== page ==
Monday, 1 October 2012

Don't Feed The Trolls

Source: Thankyou Wikipedia

Thankfully, I have never (yet!) myself fallen victim to those most heinous cowards; the Internet Trolls, but I know of several people who have and heard about many unpleasant things that have been said and done to both my friends and total strangers. Tonight I followed such an incident on (where else) Facebook-one of those groups that are specifically set up to invoke rage in people. You know the ones- usually being very callous and heartless about a subject that many people will find inflammatory or hurtful such as (genuine example from the pit of the Facebook Trolls) "Cancer is funny coz people die, LOLS." The particular group tonight, much as I hate to promote them, was called "I Hate Teen Moms" and was basically doing a good job of what trolls do best-upsetting a group of people for fun by calling them all "immoral" and "a burden to society" as well as being "illiterate". Now don't get me wrong, everyone is entitled to have their own opinions* on a particular subject matter (and heaven knows I have been far too judgemental myself from time to time) but this group was specifically set up to troll-to cause offence just to get a reaction. When one young mum posted on their wall to say that she was finishing university that year and had completed GCSEs and A-Levels after giving birth at 16, she was leapt upon by the members of the group who began attacking her (all virtually, of course) in all sorts of disgusting ways-saying that she was "not mentally equipped to have a child at that age", that "95% of teen mothers are moronic and [she] was one of them", and that she was a "dumbf__k who couldn't keep her legs closed"** and on and on and on with this bile, all aimed at her because she tried standing up for herself against them. In the description of the group, it said that it was made for "satire and dark humour" but I could find neither in their personal attacks against her (and others-this was only reading just one comment thread of several!). I know that most people agree that you shouldn't 'feed the trolls' by giving them the reaction that they are aiming for, but when someone/the things they believe in are being assaulted then you can understand why they would try and fight their corner against them.
And the sad thing is is that this is happening in every crevice of the internet-anything that someone holds dear to them whether it be taste in music or sexuality, the way you dress or a disability, hair colour or a life style choice or horrible diseases that rob us of those we love and everything else you can think of. For every group created somewhere like Facebook to offer support, solidarity, friendship or a great chill out place for soft-cheese lovers there's at least one group of people going out of their way to (pardon my language) shit all over it just for kicks.
When did this become an accepted part of society? When did it become OK to just hurl abuse at people just to try and get a rise out of them. Since when did owning a laptop and an internet connection give someone the right to be a total dick to everyone they virtually encounter? I just can't imagine something like this happening outside of the virtual world where it's possible to be anonymous and hide behind a clever-dick screen name and offensive avatar. Outside of cases of prejudice-related violence and abuse, (which you will have to pardon me for not going into detail over today-another deplorable avenue of humanity for another blog post.) most of the judgements people make about people every day live in their heads and aren't used to bait people into a fury in the name of "satire and dark humour". Whether it's born from boredom, or cowardice or genuine malice, it sickens me sometimes to realise the lengths that people will go to just to upset other people. And whilst 90% of the time I will do what I always do, refuse to get inflamed by these groups and just click on the 'Report' button and wait for the group to be shut down***, sometimes you have to let it get to you,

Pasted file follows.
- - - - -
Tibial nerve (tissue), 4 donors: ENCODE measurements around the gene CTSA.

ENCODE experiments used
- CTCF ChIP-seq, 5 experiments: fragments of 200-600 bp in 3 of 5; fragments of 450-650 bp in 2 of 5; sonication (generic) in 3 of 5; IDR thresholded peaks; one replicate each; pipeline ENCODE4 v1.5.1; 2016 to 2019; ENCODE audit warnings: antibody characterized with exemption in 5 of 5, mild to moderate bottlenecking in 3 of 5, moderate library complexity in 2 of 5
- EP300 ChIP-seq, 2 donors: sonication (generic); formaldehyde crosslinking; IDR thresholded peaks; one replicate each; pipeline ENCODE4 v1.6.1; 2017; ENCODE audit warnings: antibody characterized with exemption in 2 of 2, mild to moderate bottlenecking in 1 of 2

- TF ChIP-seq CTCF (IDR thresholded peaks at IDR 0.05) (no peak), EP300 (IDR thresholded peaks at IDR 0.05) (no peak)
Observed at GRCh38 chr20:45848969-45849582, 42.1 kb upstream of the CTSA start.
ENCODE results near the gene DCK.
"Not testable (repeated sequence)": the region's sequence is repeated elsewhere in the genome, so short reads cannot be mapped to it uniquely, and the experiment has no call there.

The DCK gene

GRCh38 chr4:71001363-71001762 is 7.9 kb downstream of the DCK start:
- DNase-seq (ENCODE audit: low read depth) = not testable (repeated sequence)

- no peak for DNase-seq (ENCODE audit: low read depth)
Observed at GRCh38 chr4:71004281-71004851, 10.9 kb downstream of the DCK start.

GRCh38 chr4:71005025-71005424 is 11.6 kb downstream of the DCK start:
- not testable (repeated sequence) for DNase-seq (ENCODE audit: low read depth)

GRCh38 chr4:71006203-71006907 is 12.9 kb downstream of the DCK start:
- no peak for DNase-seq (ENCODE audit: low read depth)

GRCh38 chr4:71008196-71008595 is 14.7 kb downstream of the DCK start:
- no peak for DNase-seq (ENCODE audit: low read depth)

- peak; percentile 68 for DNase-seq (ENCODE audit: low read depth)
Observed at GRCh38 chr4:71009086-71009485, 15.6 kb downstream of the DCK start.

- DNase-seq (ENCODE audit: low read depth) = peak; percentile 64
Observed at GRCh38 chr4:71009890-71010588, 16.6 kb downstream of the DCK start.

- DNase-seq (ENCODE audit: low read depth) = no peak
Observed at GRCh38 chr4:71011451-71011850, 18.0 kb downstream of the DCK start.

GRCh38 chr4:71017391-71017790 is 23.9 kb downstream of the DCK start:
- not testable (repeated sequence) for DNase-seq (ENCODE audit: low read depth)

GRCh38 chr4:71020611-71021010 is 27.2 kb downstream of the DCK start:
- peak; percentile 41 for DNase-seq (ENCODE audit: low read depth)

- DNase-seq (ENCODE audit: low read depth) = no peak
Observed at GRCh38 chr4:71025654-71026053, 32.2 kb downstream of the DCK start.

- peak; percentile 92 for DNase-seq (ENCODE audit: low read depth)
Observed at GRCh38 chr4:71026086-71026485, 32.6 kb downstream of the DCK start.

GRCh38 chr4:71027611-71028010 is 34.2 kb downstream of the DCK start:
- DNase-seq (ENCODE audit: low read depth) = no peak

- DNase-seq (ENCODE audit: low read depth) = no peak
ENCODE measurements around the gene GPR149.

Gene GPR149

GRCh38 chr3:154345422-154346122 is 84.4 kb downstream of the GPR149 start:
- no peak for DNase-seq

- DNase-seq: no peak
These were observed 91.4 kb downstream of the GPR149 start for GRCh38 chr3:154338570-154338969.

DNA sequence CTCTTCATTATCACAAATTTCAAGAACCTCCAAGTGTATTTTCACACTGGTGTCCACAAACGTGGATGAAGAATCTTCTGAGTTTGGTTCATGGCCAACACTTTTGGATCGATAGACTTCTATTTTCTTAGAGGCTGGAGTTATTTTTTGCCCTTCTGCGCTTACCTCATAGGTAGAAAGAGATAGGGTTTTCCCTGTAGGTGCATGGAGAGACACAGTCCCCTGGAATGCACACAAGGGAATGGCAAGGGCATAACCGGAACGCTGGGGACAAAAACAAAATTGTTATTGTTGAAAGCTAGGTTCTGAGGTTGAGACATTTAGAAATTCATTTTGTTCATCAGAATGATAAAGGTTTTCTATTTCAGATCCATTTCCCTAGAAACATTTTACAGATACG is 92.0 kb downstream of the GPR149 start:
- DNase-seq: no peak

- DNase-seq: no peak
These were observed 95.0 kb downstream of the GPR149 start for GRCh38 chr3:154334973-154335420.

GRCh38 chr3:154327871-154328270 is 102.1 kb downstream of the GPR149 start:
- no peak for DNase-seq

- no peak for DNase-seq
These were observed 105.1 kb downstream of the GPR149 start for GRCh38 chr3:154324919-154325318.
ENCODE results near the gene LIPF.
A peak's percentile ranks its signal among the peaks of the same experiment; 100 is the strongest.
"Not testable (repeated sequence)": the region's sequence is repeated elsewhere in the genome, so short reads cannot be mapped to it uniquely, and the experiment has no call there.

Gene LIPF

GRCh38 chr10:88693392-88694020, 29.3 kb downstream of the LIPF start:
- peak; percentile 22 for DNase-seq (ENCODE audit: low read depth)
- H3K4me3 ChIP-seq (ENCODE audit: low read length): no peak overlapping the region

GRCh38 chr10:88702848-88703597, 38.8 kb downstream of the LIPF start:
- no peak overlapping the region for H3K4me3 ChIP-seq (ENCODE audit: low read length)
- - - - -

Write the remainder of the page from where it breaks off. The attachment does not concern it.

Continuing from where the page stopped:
Source: The Good Doctor
(Image created by me)

sometimes you have to notice how horrible human beings can be to each other in the name of a joke, and hang your head for the future of our species.

Source: Know Your Meme

Trolls, Cyber-Bullies, Flamers, Internet Dickheads, just fuck off and grow up will you? The world would be a much nicer place without you in it.


NB: I'm sure Facebook could do more than it does in stopping these troll groups from reaching as many people as they do-something similar to the Twitter-bots (who search for specific terms in tweets) could monitor groups with 'I hate' in the title for inflammatory content. If a group gets reported and shut down, the person who made the group should be banned from making any more groups or pages for a while. OR SOMETHING. I don't know. There must be more that can be done to make these hideous people take their poison to some other corner of the internet where no-one will find them, surely? Hopefully some day.

*The difference, I think, comes in how you express that opinion. A lively discussion between two parties that disagree is fine, but attacking every aspect of someone's personality for a belief they hold or the way they live their lives or whatever it is is just callous and pretty disgusting, especially when it's all for your own "fun".
**Spelling and grammar corrected here.
***Sadly usually to be replaced by several more on the same topic angrily swearing about the "frigid bitches who can't take a f__king joke" etc etc

Sunday, 30 September 2012

Awesome Things the Fourth